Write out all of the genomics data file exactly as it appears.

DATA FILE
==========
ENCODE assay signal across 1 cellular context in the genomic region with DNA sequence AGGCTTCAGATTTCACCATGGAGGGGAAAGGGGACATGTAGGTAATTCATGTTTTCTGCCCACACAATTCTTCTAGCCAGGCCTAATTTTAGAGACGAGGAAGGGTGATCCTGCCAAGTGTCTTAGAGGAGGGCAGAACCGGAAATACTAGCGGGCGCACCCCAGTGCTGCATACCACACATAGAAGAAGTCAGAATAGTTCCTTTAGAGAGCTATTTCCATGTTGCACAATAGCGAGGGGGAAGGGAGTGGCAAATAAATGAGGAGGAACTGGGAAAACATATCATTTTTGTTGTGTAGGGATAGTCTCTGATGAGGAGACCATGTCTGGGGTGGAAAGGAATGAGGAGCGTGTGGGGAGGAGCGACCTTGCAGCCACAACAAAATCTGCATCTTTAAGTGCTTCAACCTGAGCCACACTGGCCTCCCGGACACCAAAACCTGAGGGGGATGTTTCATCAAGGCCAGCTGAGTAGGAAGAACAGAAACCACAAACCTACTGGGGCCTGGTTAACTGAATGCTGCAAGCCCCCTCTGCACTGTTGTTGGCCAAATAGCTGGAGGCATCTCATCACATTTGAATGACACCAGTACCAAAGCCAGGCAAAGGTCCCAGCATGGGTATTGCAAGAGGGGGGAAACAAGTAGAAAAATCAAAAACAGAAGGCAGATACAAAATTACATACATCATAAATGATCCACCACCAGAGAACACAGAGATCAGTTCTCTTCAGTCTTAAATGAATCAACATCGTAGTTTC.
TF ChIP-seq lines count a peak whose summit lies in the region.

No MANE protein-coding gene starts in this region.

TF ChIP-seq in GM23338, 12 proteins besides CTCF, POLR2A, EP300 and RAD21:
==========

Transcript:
ENCODE assay signal across 1 cellular context in the genomic region with DNA sequence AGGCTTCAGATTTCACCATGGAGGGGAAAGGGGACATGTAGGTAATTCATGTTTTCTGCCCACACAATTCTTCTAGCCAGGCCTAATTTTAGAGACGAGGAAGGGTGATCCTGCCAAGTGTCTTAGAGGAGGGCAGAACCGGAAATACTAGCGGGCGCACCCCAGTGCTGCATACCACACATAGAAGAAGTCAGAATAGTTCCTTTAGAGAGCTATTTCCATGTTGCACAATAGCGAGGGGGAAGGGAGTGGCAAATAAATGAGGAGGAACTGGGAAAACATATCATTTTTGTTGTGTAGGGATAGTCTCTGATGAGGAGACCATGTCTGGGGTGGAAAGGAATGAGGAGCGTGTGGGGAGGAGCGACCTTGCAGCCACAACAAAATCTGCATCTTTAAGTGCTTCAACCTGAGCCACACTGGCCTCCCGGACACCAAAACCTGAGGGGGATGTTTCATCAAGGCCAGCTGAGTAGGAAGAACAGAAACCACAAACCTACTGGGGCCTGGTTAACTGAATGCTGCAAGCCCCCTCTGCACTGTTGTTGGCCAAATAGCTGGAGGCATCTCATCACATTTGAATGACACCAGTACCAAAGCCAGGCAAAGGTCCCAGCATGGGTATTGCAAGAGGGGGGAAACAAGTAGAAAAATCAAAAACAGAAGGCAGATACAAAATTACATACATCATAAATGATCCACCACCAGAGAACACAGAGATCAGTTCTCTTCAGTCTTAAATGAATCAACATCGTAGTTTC.
TF ChIP-seq lines count a peak whose summit lies in the region.

No MANE protein-coding gene starts in this region.

TF ChIP-seq in GM23338, 12 proteins besides CTCF, POLR2A, EP300 and RAD21: